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The Profile and Role of Tumor-infiltrating Lymphocytes in Hepatocellular Carcinoma: An Immunohistochemical Study

The Profile and Role of Tumor-infiltrating Lymphocytes in Hepatocellular Carcinoma: An... Hepatocellular carcinoma (HCC) is the most common primary malignant tumor of the liver. Tumor-infiltrating lymphocytes (TILs) are a class of cells that form the tumor microenvironment and thus have an effect on carcinogenesis. The aim of this study was to investigate the immunohistochemical expression of CD8, CD4, cytotoxic T lymphocyte–associated protein-4 (CTLA-4), and granzyme B in HCC and their correlation with clinicopathologic parameters and prognosis. This study was carried out on 112 cases of HCC. High percentage of CD8+ TILs was associated with large tumors and adjacent noncirrhotic liver. High percentage of CD4+ TILs and high CD4 to CD8 ratio were associated with nonviral etiology, low alpha fetoprotein, and direct acting antiviral treatment. High percentage of CTLA-4-positive TILs tended to be associated with high-grade HCC, while a high percentage of CTLA-4 in tumor cells was associated with multiple lesions and low tumor grade. High percentage of granzyme B+ TILs was associated with low grade, early stage, and absence of tumor recurrence. High CD4 percentage and high CD4/CD8 ratio affected patients’ overall survival. There is a dynamic interaction between the different subsets of lymphocytes in the environment of HCC manifested by coparallel expression of CD4 and CD8 augmenting the expression of CTLA-4, and only CD8 augments the expression of granzyme B. This opens the gate for the beneficial role of immunotherapy in the management of HCC, reducing recurrence and improving survival. http://www.deepdyve.com/assets/images/DeepDyve-Logo-lg.png Applied Immunohistochemistry & Molecular Morphology Wolters Kluwer Health

The Profile and Role of Tumor-infiltrating Lymphocytes in Hepatocellular Carcinoma: An Immunohistochemical Study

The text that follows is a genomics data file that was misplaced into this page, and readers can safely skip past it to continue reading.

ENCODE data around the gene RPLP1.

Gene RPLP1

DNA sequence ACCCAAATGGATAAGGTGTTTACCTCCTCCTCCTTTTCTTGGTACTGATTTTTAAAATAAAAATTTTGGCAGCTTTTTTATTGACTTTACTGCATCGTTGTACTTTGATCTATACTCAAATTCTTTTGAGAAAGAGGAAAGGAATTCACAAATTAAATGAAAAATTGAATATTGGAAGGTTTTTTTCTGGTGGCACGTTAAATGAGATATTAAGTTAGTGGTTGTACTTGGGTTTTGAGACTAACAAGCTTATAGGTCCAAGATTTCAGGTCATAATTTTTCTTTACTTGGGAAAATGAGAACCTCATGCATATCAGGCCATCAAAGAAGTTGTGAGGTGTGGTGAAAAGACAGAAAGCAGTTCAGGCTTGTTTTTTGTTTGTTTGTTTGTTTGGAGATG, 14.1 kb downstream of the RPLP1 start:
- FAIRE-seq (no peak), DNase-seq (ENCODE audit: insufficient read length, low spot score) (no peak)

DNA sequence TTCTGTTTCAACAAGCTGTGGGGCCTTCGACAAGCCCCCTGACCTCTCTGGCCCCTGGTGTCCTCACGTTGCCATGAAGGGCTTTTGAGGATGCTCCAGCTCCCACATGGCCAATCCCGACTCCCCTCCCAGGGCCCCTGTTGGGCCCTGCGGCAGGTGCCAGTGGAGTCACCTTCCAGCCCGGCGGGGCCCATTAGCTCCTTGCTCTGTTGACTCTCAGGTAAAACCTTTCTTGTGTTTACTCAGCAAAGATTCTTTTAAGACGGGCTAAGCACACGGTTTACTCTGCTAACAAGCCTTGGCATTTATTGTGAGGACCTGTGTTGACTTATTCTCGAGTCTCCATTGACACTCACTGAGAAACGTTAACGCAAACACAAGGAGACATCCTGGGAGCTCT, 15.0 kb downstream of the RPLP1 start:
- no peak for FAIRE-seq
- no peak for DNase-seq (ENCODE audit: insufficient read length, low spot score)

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Publisher
Wolters Kluwer Health
Copyright
Copyright © 2020 Wolters Kluwer Health, Inc. All rights reserved.
ISSN
1541-2016
DOI
10.1097/pai.0000000000000865
Publisher site
See Article on Publisher Site

Abstract

Hepatocellular carcinoma (HCC) is the most common primary malignant tumor of the liver. Tumor-infiltrating lymphocytes (TILs) are a class of cells that form the tumor microenvironment and thus have an effect on carcinogenesis. The aim of this study was to investigate the immunohistochemical expression of CD8, CD4, cytotoxic T lymphocyte–associated protein-4 (CTLA-4), and granzyme B in HCC and their correlation with clinicopathologic parameters and prognosis. This study was carried out on 112 cases of HCC. High percentage of CD8+ TILs was associated with large tumors and adjacent noncirrhotic liver. High percentage of CD4+ TILs and high CD4 to CD8 ratio were associated with nonviral etiology, low alpha fetoprotein, and direct acting antiviral treatment. High percentage of CTLA-4-positive TILs tended to be associated with high-grade HCC, while a high percentage of CTLA-4 in tumor cells was associated with multiple lesions and low tumor grade. High percentage of granzyme B+ TILs was associated with low grade, early stage, and absence of tumor recurrence. High CD4 percentage and high CD4/CD8 ratio affected patients’ overall survival. There is a dynamic interaction between the different subsets of lymphocytes in the environment of HCC manifested by coparallel expression of CD4 and CD8 augmenting the expression of CTLA-4, and only CD8 augments the expression of granzyme B. This opens the gate for the beneficial role of immunotherapy in the management of HCC, reducing recurrence and improving survival.

Journal

Applied Immunohistochemistry & Molecular MorphologyWolters Kluwer Health

Published: Mar 4, 2021

References